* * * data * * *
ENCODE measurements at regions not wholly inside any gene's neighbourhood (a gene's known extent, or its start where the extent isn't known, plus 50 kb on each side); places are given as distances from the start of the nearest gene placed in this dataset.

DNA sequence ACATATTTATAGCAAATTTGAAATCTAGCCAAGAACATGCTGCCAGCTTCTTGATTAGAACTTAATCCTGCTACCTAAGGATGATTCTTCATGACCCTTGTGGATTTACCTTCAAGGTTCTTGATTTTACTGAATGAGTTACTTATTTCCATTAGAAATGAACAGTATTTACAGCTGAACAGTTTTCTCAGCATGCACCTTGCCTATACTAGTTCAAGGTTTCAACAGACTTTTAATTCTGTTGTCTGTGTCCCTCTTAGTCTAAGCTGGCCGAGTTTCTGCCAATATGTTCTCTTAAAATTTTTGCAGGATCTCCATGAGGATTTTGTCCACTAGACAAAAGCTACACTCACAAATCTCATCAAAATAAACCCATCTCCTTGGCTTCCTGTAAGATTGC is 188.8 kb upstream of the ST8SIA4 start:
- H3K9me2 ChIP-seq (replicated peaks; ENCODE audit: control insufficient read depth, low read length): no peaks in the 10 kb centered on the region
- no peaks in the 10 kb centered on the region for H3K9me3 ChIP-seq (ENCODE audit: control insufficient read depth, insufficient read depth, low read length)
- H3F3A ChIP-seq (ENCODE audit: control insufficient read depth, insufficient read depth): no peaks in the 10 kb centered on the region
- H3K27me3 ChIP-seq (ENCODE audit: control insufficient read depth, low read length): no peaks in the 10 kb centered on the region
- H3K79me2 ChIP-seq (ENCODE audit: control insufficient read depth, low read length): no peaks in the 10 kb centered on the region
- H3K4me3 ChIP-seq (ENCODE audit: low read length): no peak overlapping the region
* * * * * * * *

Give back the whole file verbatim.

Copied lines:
ENCODE measurements at regions not wholly inside any gene's neighbourhood (a gene's known extent, or its start where the extent isn't known, plus 50 kb on each side); places are given as distances from the start of the nearest gene placed in this dataset.

DNA sequence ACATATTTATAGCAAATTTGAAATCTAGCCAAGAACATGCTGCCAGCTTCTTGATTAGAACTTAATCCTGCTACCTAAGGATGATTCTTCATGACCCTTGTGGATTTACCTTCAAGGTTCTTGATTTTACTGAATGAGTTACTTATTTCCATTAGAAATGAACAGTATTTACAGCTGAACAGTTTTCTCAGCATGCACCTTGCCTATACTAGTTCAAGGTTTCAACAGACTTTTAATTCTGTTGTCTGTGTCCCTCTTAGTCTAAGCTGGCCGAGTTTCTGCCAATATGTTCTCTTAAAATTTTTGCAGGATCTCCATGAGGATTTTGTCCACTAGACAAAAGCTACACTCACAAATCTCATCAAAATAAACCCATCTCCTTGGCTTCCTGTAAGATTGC is 188.8 kb upstream of the ST8SIA4 start:
- H3K9me2 ChIP-seq (replicated peaks; ENCODE audit: control insufficient read depth, low read length): no peaks in the 10 kb centered on the region
- no peaks in the 10 kb centered on the region for H3K9me3 ChIP-seq (ENCODE audit: control insufficient read depth, insufficient read depth, low read length)
- H3F3A ChIP-seq (ENCODE audit: control insufficient read depth, insufficient read depth): no peaks in the 10 kb centered on the region
- H3K27me3 ChIP-seq (ENCODE audit: control insufficient read depth, low read length): no peaks in the 10 kb centered on the region
- H3K79me2 ChIP-seq (ENCODE audit: control insufficient read depth, low read length): no peaks in the 10 kb centered on the region
- H3K4me3 ChIP-seq (ENCODE audit: low read length): no peak overlapping the region